CHICAGO (Reuters) - Jeremy Hammond, the Chicago man charged on Tuesday along with five other suspected members of the Anonymous hacking group, viewed his online activity as a legitimate way to fight for social justice and has served time in federal prison for his activism, according to the federal complaint against him.
Prosecutors say Hammond, 27, was a member of a group called AntiSec, an offshoot of Anonymous, that allegedly hacked into the computers of a Texas-based security research company called Stratfor Global Intelligence late last year, stealing thousands of credit card numbers, email addresses, passwords and phone numbers.
Some of the stolen Stratfor data was subsequently published by WikiLeaks, the online whistleblowing website.
“Hammond himself stated in an interview with the FBI that he intended to use hacking to fight for social justice,” according to the criminal complaint that was unsealed on Tuesday.
Hammond has already served time in federal prison for hacking into a conservative website and stealing its computer database, including credit card information.
He was also a self-identified “freegan,” an anti-consumerist movement whose members try to reduce their environmental footprint by dumpster-diving to reclaim and eat food thrown away by others.
Hammond, who was known online by a number of nicknames including “Anarchaos,” “yohoho” and “crediblethreat,” also used marijuana and had repeated run-ins with authorities as a result.
In a 2007 profile in Chicago Magazine, Hammond said he became interested in computers as an 11-year-old living in suburban Chicago, where he and his twin brother Jason were raised by their father Jack, a self-described guerrilla filmmaker, music producer and guitar teacher.
In the Chicago Magazine piece, Jack Hammond said raising the two boys on the $35,000 he made each year, along with the monthly child support sent by their mother, helped the family become “the world champs of living inexpensively and well.”
Hammond’s political activism - and troubles with law enforcement - began in 2004, when he was detained along with hundreds of other protesters during the Republican National Convention in New York City.
Though he was never formally arrested or charged, the complaint unsealed Tuesday says Hammond was interviewed by the FBI in connection with the convention protests.
In 2005, he was arrested and charged with hacking into a conservative website called Protest Warrior.
Hammond allegedly told investigators probing the hack that he planned to use credit card information he stole from the website to make donations to liberal organizations, though he never did. Hammond said he had a change of heart; prosecutors said he could not figure out how to do it.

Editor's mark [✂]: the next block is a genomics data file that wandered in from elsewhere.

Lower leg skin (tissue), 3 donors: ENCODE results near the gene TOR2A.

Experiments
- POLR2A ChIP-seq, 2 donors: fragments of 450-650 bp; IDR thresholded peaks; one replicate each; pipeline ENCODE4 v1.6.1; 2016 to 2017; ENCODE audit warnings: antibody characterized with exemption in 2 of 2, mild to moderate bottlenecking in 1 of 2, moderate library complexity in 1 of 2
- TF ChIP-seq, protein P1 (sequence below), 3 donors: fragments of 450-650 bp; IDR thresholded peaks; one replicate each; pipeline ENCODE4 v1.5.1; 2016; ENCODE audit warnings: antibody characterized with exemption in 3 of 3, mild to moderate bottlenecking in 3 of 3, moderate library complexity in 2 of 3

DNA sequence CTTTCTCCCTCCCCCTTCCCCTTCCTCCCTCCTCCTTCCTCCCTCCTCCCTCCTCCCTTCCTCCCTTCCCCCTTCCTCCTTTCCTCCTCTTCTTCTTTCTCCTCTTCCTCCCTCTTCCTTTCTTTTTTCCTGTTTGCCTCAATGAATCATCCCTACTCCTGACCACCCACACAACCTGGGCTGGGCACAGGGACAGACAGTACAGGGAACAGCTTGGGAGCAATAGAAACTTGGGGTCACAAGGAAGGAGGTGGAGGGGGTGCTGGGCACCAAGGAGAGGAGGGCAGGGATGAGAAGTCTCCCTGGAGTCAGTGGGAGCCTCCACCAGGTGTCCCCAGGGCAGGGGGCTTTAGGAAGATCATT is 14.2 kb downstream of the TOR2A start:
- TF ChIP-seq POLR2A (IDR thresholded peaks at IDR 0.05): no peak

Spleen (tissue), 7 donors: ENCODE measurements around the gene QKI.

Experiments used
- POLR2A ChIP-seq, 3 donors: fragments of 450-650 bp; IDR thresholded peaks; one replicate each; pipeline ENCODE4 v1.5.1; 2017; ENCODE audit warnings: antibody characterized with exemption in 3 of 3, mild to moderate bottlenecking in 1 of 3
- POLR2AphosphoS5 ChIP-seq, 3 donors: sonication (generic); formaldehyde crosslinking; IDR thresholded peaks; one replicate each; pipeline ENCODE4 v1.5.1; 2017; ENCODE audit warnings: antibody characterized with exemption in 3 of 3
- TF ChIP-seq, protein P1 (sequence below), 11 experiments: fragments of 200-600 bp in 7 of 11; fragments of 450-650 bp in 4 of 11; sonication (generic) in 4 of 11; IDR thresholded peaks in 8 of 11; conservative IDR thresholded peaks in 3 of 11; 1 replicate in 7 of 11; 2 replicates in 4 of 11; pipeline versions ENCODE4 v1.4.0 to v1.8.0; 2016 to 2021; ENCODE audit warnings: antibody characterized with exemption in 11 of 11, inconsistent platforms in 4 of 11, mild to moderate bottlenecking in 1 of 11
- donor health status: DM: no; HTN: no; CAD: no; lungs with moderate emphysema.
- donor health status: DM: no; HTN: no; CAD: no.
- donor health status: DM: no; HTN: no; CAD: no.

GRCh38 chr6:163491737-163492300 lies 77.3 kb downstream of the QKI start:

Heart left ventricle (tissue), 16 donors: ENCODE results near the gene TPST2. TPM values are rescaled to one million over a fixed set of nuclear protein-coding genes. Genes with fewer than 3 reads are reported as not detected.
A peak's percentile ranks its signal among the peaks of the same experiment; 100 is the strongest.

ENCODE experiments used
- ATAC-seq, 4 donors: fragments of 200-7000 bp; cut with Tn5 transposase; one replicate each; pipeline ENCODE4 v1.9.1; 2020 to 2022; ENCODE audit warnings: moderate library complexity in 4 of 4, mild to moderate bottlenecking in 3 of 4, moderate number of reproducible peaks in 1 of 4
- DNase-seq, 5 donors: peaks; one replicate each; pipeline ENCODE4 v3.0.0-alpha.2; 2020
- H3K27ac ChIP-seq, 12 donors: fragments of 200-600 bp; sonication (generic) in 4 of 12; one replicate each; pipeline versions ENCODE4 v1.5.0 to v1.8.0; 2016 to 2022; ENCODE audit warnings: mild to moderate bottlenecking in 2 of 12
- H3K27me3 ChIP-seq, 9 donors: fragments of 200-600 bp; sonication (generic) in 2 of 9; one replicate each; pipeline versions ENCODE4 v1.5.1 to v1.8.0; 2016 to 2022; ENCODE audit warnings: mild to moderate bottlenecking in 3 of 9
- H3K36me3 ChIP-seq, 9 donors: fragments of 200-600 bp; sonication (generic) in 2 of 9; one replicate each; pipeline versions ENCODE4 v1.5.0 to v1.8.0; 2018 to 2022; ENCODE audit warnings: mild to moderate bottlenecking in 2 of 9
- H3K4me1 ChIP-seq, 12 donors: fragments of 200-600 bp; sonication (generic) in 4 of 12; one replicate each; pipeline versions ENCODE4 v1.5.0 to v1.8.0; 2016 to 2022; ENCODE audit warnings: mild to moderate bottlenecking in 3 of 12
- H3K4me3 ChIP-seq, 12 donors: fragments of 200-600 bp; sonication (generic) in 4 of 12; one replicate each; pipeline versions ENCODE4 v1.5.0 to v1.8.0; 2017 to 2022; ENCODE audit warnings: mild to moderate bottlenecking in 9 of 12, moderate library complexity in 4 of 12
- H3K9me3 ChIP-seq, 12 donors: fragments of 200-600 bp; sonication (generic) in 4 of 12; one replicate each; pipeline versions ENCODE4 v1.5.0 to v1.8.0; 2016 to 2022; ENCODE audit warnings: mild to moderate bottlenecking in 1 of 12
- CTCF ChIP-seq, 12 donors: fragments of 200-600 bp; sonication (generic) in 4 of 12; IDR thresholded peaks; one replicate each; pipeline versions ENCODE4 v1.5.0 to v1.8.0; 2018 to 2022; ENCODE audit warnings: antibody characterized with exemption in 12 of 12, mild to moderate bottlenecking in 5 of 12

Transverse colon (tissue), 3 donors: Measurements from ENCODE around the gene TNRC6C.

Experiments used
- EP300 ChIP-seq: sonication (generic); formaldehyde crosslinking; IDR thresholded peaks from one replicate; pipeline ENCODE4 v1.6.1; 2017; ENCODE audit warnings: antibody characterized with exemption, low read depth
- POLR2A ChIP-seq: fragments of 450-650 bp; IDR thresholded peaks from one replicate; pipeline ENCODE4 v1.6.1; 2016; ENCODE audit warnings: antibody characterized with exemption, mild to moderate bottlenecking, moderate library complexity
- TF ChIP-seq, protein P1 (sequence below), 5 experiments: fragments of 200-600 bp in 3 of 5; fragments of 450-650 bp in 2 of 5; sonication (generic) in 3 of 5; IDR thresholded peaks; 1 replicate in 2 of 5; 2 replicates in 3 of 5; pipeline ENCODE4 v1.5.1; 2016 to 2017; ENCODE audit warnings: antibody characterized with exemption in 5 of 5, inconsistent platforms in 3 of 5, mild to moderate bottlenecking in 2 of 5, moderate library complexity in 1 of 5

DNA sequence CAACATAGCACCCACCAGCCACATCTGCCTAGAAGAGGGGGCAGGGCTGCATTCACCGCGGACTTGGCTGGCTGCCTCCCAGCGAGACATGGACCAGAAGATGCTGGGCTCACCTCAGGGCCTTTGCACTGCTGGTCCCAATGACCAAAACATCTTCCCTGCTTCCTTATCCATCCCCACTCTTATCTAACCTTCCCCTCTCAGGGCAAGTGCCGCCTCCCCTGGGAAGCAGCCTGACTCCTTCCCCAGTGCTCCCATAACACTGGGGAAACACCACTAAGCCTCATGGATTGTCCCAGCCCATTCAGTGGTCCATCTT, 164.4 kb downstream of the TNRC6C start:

He pleaded guilty and was sentenced in December 2006 to two years in federal prison and prohibited from associating with any anarchist or computer hacking groups until 2011.
As part of the 2007 profile in Chicago Magazine, written just as Hammond was about to go to federal prison, writer Stuart Luman visited the young man’s apartment in Chicago’s Pilsen neighborhood.
In the article, Luman said he found it spray-painted with anarchist symbols slogans like “Bomb the System” and “Fuck the New World Order.”
In 2010, Hammond was arrested again for his involvement in violent protests against the ultimately unsuccessful effort to bring the 2016 Olympic Games to Chicago and was sentenced to 18 months’ probation.
Between 2004 and 2011, he was arrested at least three times on drug possession charges, according to the federal complaint, and had other minor scrapes with police as he engaged in often-violent activism against everything from the U.S. invasion of Iraq to a speech by a Holocaust denier.
After his appearance in federal court on Tuesday, Hammond was transferred in custody to the Southern District of New York, where he is charged with one count of computer hacking conspiracy, one count of computer hacking and one count of conspiracy to commit access device fraud.
The indictment unsealed on Tuesday quotes one of Hammond’s postings as saying, “We call upon all allied battleships, all armies from darkness, to use and abuse these password lists and credit card information to wreak unholy havoc upon systems and personal email accounts of these rich and powerful oppressors.”
Each count against Hammond carries a maximum sentence of 10 years in prison.
Reporting by James B. Kelleher; editing by Matthew Lewis